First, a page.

Seaboard Miami Depot : LUSENET : ACL and SAL Railroads Historical Society : One Thread

What has become of the old Seaboard Air Line Miami, Florida, depot, which was located on Northwest Seventh Avenue?

-- Paul Seidenman (, January 23, 2001


If this was the station next to the old miami baseball stadium it was torn down but the archway at the east entrance was preserved.The last time I went by it was still there. That was about a year ago. The Seaboard logo is inscribed on the archway.

The Amtrak station in north Miami is a new moderm looking station and was built at south end of the CSX (SCL) freight yard. It is located at N.W. 37th Avenue and N.W. 83rd Street

-- bob levasseur (, October 15, 2002.

Dear Michael:

Many thanks for your kind reply to my question about the old Seaboard depot in Miami.

I wasn't surprised to learn that it was torn down. I recall using it during the 1960s when I rode the Seaboard, ACL and later SCL streamliners to and from Washington, DC, where I lived until I moved to San Francisco 14 years ago. I will tell you that even when I used the station, it had a rundown appearance and looked like something from a Third World country. Hopefully, it was replaced by something decent. I understand that Amtrak uses a facility in North Miami. If you can tell me anything about it, I'd find that interesting, too. Again, thank you for taking the time to write.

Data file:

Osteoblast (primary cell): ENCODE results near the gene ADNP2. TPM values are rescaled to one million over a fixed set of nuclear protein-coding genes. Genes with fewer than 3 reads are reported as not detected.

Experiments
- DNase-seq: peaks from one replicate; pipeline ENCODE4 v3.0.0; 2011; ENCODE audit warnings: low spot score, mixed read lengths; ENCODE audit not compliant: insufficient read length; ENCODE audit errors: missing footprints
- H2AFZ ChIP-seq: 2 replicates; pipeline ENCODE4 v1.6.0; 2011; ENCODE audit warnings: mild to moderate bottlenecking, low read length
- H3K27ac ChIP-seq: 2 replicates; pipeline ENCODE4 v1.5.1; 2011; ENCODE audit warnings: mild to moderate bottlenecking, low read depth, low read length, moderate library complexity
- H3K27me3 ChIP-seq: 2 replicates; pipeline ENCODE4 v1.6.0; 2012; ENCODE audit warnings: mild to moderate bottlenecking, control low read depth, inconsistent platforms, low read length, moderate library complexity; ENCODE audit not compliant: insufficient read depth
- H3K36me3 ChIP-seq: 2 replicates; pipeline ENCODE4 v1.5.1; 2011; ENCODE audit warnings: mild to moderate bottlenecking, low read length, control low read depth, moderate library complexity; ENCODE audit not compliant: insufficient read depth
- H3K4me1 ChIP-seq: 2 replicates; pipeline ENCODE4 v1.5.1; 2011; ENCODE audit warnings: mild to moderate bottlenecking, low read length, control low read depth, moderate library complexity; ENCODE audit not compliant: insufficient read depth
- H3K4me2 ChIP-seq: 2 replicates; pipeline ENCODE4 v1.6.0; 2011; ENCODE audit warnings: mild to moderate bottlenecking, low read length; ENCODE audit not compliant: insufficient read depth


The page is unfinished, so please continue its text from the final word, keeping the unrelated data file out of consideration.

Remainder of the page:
Sincerely, paul

-- Paul Seidenman (, January 31, 2001.

Demolished. As a lot of Florida items from the 1920's, the building appeared to be more than it was. It was a wooden building, covered with stucco. Years of water leaks, uncertain maintenance resulted in the building being ready to collapse. The location also resulted in high operating costs-trains had to be backed out of the station and taken several miles away to be serviced, long trains would block city streets, resulting in a need to double trains on the platform tracks, all of which requiring the services of switchers and their crews- meaning that a lot of money was spent. AMTRAK certainly was not about to pay a lot of money to fix the building, nor was it willing to live with the added operational costs.

I remember the station from the 1960's-it was dingy then, and appeared to need a good stiff cleaning. The wood wasnt equal to that used in the FEC station-old growth Dade County pine, and it slowly succombed to a humid climate.

-- Michael W. Savchak (Savchak, January 29, 2001.

Moderation questions? read the FAQ